Arturo Schomburg was a Puerto Rican.
Thanks! I make that mistake alot, even after reading two books on him.
 
Old 08-26-2013, 09:19 AM
 
9,926 posts, read 10,211,738 times
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Slightly over 200 years ago the belief that different races had evolved separately in each continent and shared no common ancestor, was advocated in England, Germany,France and prominently in the US by Samuel Morton, Josiah Nott and Louis Agassiz. The idea became popular in the 19th century and provided much of the idealogical basis for natural separation of the races.

Today all scientists reject that belief and feel that the concept of race is a simplistic idea, the mankind has a common ancestry (which was almost certainly dark skinned), and that the white skinned people was a variation developed to combat vitamin D deficiency.

The so called hyphenated-American was a cultural idea that was developed to diminish the Americans from less desirable European cultures. While they are legally Americans, they are Italian-Americans, Irish-Americans, etc. The concept was gradually turned into a point of pride by European cultures.

While the attempt to define African Americans was clearly designed to provide the same kind of cultural awareness to the descendants of slaves and take the emphasis away from a physical attribute, it seems to re-enforce the earlier ideas. By glossing over the reality that Africa has no cultural uniformity (like Italian or German or British) it reeks of superficiality.
 
Old 08-26-2013, 09:52 AM
 
57,109 posts, read 81,526,286 times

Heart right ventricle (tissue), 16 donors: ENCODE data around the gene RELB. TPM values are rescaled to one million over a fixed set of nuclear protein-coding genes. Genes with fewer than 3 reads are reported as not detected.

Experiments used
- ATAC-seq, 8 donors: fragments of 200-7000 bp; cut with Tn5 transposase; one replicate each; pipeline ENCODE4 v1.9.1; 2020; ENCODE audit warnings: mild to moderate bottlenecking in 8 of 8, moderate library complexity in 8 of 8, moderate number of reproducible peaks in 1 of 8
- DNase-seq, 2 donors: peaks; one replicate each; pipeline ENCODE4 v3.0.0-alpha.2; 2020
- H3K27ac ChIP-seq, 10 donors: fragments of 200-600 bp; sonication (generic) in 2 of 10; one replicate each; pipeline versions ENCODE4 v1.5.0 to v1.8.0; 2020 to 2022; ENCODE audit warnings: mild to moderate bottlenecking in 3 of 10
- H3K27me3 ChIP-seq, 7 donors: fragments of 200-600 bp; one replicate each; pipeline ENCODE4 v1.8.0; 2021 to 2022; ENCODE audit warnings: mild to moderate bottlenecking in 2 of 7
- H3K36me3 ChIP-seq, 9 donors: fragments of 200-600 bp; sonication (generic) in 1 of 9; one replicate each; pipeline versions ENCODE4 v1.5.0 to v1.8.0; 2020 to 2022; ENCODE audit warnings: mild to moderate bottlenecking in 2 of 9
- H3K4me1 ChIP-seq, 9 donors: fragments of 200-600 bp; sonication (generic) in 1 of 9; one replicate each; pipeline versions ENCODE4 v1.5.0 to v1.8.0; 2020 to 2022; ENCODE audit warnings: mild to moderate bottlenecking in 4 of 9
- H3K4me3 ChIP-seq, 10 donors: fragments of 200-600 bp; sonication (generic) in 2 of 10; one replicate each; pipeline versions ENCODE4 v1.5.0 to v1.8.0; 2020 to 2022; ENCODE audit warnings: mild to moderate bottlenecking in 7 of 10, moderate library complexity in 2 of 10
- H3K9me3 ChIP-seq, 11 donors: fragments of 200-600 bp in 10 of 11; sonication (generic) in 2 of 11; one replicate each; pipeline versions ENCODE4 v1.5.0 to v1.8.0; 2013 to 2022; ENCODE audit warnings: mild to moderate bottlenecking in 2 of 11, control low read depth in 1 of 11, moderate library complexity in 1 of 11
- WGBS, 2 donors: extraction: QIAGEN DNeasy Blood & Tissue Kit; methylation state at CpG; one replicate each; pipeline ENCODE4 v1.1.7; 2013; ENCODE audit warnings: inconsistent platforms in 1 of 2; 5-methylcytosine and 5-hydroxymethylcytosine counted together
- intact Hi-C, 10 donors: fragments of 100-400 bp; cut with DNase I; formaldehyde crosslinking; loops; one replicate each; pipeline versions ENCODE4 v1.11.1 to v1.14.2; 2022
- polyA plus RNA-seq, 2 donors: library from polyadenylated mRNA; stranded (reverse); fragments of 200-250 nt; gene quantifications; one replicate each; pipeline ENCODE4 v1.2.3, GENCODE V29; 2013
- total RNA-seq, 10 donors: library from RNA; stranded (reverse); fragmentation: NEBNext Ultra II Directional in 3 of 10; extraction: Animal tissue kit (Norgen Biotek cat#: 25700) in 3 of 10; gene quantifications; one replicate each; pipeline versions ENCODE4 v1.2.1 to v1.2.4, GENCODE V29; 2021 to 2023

Reputation: 12660
Quote:
Originally Posted by PacoMartin View Post
Slightly over 200 years ago the belief that different races had evolved separately in each continent and shared no common ancestor, was advocated in England, Germany,France and prominently in the US by Samuel Morton, Josiah Nott and Louis Agassiz. The idea became popular in the 19th century and provided much of the idealogical basis for natural separation of the races.

Today all scientists reject that belief and feel that the concept of race is a simplistic idea, the mankind has a common ancestry (which was almost certainly dark skinned), and that the white skinned people was a variation developed to combat vitamin D deficiency.

The so called hyphenated-American was a cultural idea that was developed to diminish the Americans from less desirable European cultures. While they are legally Americans, they are Italian-Americans, Irish-Americans, etc. The concept was gradually turned into a point of pride by European cultures.

While the attempt to define African Americans was clearly designed to provide the same kind of cultural awareness to the descendants of slaves and take the emphasis away from a physical attribute, it seems to re-enforce the earlier ideas. By glossing over the reality that Africa has no cultural uniformity (like Italian or German or British) it reeks of superficiality.
On the other hand, the term is due to not having a particular ethnic group in the African continent to specifically insert due to coming from various parts of Western African, but to also unite under a common socio-historical experience here in the US. So, it isn't so much that it is superficial, but that it is a unifying label for people of at least substantial Black African descent that may have various areas or no particular area of Africa that their ancestry comes from.